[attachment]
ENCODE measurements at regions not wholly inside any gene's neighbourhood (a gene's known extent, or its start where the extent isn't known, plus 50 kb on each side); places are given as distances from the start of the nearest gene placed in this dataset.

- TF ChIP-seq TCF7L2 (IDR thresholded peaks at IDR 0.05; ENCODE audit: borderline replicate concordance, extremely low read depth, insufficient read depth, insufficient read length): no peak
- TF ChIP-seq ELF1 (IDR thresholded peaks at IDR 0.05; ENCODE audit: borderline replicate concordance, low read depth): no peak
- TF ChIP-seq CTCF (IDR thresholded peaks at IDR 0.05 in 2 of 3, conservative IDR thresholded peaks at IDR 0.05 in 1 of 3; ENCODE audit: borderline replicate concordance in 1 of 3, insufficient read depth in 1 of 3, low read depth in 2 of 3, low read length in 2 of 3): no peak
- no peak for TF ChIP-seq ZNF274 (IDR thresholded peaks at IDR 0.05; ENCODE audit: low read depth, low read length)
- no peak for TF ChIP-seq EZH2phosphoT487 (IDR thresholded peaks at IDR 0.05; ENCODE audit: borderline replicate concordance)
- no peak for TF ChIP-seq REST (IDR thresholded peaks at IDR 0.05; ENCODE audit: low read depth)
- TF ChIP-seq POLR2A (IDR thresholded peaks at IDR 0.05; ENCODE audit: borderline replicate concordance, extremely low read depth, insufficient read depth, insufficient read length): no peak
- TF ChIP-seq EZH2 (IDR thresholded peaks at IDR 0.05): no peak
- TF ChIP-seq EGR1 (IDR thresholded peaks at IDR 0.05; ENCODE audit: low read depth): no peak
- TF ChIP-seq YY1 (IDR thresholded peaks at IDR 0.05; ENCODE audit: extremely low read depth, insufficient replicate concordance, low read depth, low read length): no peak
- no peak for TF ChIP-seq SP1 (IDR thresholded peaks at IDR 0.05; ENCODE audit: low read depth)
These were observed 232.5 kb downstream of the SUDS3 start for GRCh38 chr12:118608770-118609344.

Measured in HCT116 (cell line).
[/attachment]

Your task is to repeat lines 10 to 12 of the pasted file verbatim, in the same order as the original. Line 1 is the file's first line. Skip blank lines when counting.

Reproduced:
- TF ChIP-seq EGR1 (IDR thresholded peaks at IDR 0.05; ENCODE audit: low read depth): no peak
- TF ChIP-seq YY1 (IDR thresholded peaks at IDR 0.05; ENCODE audit: extremely low read depth, insufficient replicate concordance, low read depth, low read length): no peak
- no peak for TF ChIP-seq SP1 (IDR thresholded peaks at IDR 0.05; ENCODE audit: low read depth)